Interestingly, the registrant name “Chu Da” shows up in the historical domain name records for longmen[.]com, perhaps Shanghai Wildfire’s oldest and most successful mobile game ever. That record, from April 2015, lists Chu Da’s email address as yehuo@blazefire.com.

The CEO of Wildfire/Blazefire, referred to only as “Chuda” or “Hagen.”

It’s not clear if Chuda is all or part of the CEO’s real name, or just a nickname; the vice president of the company lists their name simply as “Hua Wei,” which could be a real name or a pseudonymous nod to the embattled Chinese telecom giant by the same name.

According to this cached document from Chinese business lookup service TianYanCha.com, Chuda also is a senior executive at six other companies.

Google declined to elaborate on its blog post. Shanghai Wildfire did not respond to multiple requests for comment.

It’s perhaps worth noting that while Google may be wise to what’s cooking over at Shanghai Blazefire/Wildfire Network Technology Co., Apple still has several of the company’s apps available for download from the iTunes store, as well as others from Shanghai Qianyou Network Technology.

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46 comments

  1. Huh, not sure if it’s related at all, as it isn’t mobile based, and might just be a naming coincidence, but I recently came across a bit of spyware/browser hijacking ad revenue malware that reached out to subwayblaze.com, and appeared to originate from some kind of game install.

  2. Brian Fiori (AKA The Dean)

    “…Chu has won the top ten new CEO awards from the first Black Rock Award of the Hardcore Alliance.”

    Wow, that’s some heady stuff, right there. Ha!

  3. Ray Antonelli

    Hey Brian,
    I think you should have named the Android phone models and suggested ways to remove the malware.

    • I’m guessing they’re primarily phones distributed in Asia. If they’re rooting them prior to distribution, removing the malware is going to be a more difficult process than the typical phone user can handle.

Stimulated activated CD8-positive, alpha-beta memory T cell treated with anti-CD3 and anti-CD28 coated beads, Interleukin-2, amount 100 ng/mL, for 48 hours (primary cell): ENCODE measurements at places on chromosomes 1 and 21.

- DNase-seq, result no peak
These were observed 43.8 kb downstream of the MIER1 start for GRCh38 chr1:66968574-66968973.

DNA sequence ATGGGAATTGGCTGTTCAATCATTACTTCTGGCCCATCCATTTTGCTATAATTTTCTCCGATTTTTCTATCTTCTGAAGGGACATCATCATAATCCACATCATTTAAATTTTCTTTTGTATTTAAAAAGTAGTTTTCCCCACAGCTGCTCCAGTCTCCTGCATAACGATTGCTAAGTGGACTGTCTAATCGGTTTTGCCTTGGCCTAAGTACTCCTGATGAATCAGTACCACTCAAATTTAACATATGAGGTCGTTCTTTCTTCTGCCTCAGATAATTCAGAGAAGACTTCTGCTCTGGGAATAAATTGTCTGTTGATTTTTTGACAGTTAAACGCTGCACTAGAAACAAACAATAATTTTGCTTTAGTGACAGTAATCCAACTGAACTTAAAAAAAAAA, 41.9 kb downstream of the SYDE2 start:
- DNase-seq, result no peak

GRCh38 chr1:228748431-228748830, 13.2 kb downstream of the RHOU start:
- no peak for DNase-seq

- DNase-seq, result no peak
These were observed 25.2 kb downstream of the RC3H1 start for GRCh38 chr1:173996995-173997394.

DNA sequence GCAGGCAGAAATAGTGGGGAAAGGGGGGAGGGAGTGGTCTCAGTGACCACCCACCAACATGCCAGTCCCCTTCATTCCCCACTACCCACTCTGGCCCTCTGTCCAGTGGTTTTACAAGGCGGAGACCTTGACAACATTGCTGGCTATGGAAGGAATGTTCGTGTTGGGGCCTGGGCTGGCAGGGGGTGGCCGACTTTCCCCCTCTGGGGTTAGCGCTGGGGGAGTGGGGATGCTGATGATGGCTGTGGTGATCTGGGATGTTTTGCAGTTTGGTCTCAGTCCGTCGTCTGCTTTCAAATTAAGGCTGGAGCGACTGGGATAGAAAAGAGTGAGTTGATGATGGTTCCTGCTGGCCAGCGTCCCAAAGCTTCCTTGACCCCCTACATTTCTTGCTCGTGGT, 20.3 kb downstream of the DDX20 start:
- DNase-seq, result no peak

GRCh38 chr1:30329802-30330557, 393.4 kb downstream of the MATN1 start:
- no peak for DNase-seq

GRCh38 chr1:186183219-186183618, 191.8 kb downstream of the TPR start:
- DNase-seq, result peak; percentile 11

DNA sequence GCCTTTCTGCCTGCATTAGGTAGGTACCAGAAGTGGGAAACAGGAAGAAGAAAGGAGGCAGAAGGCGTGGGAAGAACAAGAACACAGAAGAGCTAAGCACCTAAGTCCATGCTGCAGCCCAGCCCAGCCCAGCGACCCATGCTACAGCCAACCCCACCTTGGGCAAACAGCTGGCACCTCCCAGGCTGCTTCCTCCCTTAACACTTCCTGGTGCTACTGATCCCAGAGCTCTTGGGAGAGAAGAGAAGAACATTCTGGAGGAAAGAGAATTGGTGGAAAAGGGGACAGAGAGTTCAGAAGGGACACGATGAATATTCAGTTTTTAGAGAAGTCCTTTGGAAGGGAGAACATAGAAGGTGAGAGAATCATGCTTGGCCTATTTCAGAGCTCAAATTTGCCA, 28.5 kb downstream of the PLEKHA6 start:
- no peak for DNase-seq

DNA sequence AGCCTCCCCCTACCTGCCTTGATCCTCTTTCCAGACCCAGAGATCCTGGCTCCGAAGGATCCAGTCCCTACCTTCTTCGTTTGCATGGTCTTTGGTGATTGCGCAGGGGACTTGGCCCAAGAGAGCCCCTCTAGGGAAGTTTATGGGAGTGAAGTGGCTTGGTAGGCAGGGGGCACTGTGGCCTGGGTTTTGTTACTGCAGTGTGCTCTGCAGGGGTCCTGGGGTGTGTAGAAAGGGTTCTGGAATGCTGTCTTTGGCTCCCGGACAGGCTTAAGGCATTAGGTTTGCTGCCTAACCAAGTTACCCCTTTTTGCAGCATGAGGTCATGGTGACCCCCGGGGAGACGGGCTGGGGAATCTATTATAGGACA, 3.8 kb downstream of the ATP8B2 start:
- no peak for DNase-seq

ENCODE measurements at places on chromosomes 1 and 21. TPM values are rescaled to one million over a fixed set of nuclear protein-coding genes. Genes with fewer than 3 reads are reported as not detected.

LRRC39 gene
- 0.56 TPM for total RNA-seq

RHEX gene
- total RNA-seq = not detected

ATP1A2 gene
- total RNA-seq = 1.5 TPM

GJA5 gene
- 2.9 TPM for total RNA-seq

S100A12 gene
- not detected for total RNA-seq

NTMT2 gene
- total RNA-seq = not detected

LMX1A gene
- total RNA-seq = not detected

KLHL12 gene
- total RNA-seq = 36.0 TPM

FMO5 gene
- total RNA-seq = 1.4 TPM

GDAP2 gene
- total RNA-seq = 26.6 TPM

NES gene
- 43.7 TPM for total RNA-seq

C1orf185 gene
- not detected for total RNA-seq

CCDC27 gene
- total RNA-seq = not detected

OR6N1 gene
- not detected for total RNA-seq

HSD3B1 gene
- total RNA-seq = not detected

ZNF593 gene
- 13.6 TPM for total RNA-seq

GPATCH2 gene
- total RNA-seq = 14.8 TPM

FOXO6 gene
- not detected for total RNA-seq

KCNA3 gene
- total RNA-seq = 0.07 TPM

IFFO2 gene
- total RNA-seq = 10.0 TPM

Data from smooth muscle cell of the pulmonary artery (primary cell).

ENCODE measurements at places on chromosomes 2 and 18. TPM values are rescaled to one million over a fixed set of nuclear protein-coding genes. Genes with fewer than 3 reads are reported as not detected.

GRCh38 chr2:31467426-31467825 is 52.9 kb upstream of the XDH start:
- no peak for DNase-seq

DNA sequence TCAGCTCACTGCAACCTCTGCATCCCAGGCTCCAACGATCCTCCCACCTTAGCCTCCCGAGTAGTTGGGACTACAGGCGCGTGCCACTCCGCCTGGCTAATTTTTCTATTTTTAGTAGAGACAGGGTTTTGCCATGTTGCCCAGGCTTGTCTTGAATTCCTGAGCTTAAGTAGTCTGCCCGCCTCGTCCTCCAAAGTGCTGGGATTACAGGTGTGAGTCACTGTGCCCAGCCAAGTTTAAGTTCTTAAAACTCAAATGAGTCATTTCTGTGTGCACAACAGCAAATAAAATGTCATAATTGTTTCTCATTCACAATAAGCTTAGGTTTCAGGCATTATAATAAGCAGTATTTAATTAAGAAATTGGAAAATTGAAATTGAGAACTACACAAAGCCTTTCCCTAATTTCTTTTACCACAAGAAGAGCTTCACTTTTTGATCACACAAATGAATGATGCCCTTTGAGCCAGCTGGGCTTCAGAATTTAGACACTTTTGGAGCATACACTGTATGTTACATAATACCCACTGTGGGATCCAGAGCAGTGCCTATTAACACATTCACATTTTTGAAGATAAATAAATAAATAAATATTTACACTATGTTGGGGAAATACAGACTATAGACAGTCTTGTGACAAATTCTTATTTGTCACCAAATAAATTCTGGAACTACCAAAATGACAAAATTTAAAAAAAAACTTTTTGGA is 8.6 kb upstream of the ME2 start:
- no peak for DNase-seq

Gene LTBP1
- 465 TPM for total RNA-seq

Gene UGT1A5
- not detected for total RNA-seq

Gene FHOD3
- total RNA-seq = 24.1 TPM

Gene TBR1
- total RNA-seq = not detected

• Ray, I don’t believe Google said which models were impacted in its blog post. However, they did reference the same Dr.Web article linked to in this story, and I also reference a BleepingComputer story from last year on the Dr.Web report, which named the following models:

      Leagoo M5
      Leagoo M5 Plus
      Leagoo M5 Edge
      Leagoo M8
      Leagoo M8 Pro
      Leagoo Z5C
      Leagoo T1 Plus
      Leagoo Z3C
      Leagoo Z1C
      Leagoo M9
      ARK Benefit M8
      Zopo Speed 7 Plus
      UHANS A101
      Doogee X5 Max
      Doogee X5 Max Pro
      Doogee Shoot 1
      Doogee Shoot 2
      Tecno W2
      Homtom HT16
      Umi London
      Kiano Elegance 5.1
      iLife Fivo Lite
      Mito A39
      Vertex Impress InTouch 4G
      Vertex Impress Genius
      myPhone Hammer Energy
      Advan S5E NXT
      Advan S4Z
      Advan i5E
      STF AERIAL PLUS
      STF JOY PRO
      Tesla SP6.2
      Cubot Rainbow
      EXTREME 7
      Haier T51
      Cherry Mobile Flare S5
      Cherry Mobile Flare J2S
      Cherry Mobile Flare P1
      NOA H6
      Pelitt T1 PLUS
      Prestigio Grace M5 LTE
      BQ 5510

    • Agreed. So many today are buying less expensive units.

  4. Ready for Freddy

    Chuda has taste, I guess – I see the good luck cat with the waving paw up there. What a mess.

    • Seriously… wonder what kind of watch he’s wearing there and why it’s been covered-up on that image.

  5. What a twisty rabbit hole BK had to follow in order for the supply chain miscreant (and his company) to be revealed in the end — kudos again, Brian!